Regarding lakes in Seki that have gone fishless since being stocked (now I'm not sure if they stocking was aerially or ground based) I have it on good authority that the big lake above Colby once had epic goldens, and we know from McDermand's writings that Lion Lake did too. South Guard Lake is another former legend (info on which was passed on by the most hardcore Seki backcountry fishermen I've ever met--met them at the football rainbow spot).
Regarding the efficacy of air drops, I am fairly sure it is much more effective and way cheaper (entire districts are done in one or two days; I have old air drop charts from the late 80's and early 90's) than the old pack train method and the DFG has successfully maintained a large number of fisheries outside the NPs that could not be maintained otherwise. That fish existed in those lakes from the air dropping, instead of natural reproduction, is very apparent when we look at the large number of them that have gone fishless in the North Sierra since air dropping ceased in many of them as of 2000. We can also see this in the shift in populations of some west flank lakes, formerly dropped with brookies (and dependent on stocking), but "converted" to rainbow lakes in the wake of post-2000 management changes (with brookies being all but banned). The key to effective air dropping is identifying the lakes that truly need it and regulating the "dosage" properly. This has always been a balance between pleasing the masses (want to catch something) versus pleasing the hardcore (who want fewer and bigger). In todays fisheries, with plenty of lakes featuring small fish, much smaller allotments (than pre 2000) should be the rule. Historically the strategy seems to vary by district, with the best district (pre 2000) being Rancho Cordova (Northern Sierra). The worse tended to be the Redding District (Klamath Mtn wilderness areas: Trinity Alps, Marble Mtns., Russian Wilderness etc) where I complained several times of overstocking of already overpopulated lakes (I was told by one official there that in their opinion a self sustaining lake didn't exist!). For self sustaining lakes there are very few for which the natural reproduction does not eventually result in a higher fish density and more fish--it's just a matter of how long this takes. Historically, one can see this trend at a number of places. Versteeg is one example when one looks at the records of folks who have fished it repeatedly over the decades (as well as McDermand's epic accounts). Wallace is another one. Great lake, but not the lunker palace it was in McDermand's time (nor the equal of Crabtree 3). I am willing to bet the fish at the football rainbow lake were bigger 40 years ago. The decline in fishing pressure may have also contributed to an increase in fish population (and reduction in fish size), but at a lake of that size and fish numbers, the level of fishing pressure it once received is probably less significant than population gains through spawning. If a lake has utterly no spawning potential--and there are lakes like this--one can fine tune the fish density with the drop allotment and truly create premium fisheries. Washington is doing this, and their plans also include the use of sterile fish. This allows them to manage a trout population density that is small enough that other sensitive critters can coexist, while maintaining a fishery with some very large fish. Whether or not these policies have helped with some of the "wall of fame" photo thread shots on the WA Trailblazer's site (must be 20 inches plus and backcountry to qualify) is hard to say, but some of the recent shots there are mind blowing (note I had to represent Cali and put in the 32 inch mack; another guy threw in a nice rainbow from somewhere in Yosemite--recognized the lake right off the bat).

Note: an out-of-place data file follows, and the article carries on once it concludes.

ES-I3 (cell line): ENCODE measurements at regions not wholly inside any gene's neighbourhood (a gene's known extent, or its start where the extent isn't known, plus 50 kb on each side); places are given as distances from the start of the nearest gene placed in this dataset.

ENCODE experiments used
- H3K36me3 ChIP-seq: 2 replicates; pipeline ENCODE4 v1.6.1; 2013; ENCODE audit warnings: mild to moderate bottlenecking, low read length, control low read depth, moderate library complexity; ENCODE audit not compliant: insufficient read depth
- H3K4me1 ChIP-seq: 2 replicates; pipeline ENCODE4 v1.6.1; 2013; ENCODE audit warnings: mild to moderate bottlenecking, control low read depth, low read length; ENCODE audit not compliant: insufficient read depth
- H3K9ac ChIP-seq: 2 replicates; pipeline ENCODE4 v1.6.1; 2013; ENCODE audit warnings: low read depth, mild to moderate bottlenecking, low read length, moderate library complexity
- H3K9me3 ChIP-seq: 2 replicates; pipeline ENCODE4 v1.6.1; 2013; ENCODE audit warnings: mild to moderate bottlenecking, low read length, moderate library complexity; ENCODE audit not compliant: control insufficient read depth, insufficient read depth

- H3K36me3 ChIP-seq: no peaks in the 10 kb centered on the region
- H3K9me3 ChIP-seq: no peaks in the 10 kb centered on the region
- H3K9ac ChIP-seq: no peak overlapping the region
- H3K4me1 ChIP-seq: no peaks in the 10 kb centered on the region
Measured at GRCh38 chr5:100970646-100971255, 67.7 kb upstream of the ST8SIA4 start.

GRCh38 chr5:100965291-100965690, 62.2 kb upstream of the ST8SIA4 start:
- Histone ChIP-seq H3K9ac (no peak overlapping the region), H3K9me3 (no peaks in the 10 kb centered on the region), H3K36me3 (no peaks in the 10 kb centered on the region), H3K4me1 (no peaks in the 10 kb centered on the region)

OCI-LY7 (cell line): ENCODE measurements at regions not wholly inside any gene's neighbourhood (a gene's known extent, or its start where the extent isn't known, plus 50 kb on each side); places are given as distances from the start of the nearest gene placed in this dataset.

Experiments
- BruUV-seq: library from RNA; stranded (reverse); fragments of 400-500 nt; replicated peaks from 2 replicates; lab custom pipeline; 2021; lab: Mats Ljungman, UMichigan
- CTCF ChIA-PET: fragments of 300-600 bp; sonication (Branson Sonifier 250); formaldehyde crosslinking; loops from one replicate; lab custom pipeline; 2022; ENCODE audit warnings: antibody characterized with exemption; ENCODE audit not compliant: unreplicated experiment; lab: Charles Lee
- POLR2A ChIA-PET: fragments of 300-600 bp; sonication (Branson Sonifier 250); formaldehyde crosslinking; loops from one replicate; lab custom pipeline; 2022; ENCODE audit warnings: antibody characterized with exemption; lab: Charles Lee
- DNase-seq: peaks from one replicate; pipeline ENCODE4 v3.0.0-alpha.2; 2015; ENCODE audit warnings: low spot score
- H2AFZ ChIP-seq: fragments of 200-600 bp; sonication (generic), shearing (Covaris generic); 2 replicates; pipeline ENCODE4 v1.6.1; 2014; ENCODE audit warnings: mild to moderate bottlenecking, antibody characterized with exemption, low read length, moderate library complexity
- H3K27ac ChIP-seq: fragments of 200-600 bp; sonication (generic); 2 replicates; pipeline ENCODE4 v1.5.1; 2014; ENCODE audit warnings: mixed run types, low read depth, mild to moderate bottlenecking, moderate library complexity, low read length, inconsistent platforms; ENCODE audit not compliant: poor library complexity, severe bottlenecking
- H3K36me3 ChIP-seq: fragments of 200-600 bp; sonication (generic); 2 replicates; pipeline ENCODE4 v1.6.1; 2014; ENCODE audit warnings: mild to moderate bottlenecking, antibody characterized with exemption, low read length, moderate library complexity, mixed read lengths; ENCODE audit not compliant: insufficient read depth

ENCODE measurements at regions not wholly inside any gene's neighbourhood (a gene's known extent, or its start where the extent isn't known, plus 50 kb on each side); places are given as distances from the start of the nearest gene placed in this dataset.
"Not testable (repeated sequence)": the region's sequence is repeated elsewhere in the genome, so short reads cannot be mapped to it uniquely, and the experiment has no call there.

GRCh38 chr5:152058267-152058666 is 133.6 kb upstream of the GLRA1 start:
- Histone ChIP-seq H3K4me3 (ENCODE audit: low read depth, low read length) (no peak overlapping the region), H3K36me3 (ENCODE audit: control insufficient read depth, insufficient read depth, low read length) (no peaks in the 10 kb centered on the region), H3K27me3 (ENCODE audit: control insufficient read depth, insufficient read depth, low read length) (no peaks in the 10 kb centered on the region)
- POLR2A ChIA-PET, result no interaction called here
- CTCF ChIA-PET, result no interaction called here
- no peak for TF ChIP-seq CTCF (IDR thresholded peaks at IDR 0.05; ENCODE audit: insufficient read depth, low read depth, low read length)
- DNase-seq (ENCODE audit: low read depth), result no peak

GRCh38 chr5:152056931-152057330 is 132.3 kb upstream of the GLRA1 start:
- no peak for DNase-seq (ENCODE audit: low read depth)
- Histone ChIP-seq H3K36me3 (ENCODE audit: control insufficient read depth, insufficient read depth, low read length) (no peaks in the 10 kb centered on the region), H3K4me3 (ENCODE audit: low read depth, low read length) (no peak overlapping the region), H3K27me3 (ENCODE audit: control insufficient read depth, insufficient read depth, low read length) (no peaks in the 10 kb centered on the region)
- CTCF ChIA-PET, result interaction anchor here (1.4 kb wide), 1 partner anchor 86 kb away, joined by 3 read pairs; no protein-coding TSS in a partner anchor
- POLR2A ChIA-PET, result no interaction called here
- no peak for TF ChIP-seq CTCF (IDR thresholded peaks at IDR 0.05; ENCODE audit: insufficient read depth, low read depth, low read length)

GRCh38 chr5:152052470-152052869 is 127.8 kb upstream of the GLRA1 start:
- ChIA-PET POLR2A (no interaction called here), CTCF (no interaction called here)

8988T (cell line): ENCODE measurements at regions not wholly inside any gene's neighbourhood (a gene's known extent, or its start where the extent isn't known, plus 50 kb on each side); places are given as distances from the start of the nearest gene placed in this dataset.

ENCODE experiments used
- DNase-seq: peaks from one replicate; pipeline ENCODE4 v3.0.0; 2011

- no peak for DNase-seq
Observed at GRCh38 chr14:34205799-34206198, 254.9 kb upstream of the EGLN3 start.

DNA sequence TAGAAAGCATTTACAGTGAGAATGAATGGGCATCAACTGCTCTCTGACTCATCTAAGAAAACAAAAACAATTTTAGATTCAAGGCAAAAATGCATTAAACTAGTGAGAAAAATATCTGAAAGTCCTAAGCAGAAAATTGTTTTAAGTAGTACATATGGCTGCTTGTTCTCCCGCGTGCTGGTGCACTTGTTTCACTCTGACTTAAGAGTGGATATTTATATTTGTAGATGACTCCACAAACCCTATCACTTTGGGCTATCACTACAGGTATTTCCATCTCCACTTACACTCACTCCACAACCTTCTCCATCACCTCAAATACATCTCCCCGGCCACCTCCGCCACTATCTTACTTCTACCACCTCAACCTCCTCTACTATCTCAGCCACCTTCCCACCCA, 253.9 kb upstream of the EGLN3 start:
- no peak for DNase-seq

Better than the football rainbow lake? Of course this has to do with average size, so the 'better' lakes have fewer fish. I will PM you on those.